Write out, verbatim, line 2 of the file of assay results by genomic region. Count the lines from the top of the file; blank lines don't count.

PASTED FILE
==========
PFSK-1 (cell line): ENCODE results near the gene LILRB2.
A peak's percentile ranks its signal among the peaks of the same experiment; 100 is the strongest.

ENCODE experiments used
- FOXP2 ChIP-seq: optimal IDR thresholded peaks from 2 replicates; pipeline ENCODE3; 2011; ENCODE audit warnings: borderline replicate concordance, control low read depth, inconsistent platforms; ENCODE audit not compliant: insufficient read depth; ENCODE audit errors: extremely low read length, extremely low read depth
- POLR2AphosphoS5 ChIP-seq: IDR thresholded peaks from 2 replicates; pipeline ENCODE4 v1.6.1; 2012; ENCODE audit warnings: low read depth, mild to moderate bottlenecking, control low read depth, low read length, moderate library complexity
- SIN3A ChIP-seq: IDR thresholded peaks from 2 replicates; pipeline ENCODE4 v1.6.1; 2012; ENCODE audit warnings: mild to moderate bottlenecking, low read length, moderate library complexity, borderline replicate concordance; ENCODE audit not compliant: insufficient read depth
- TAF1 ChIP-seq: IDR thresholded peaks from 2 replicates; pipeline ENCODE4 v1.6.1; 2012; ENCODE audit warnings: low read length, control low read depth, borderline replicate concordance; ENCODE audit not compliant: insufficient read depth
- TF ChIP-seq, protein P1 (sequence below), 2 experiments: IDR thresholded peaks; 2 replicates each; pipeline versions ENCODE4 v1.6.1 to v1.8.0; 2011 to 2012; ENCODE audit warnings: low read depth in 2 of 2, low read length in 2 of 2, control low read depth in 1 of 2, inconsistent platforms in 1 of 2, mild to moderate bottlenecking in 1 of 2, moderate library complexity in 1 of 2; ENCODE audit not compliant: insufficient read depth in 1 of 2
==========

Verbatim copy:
A peak's percentile ranks its signal among the peaks of the same experiment; 100 is the strongest.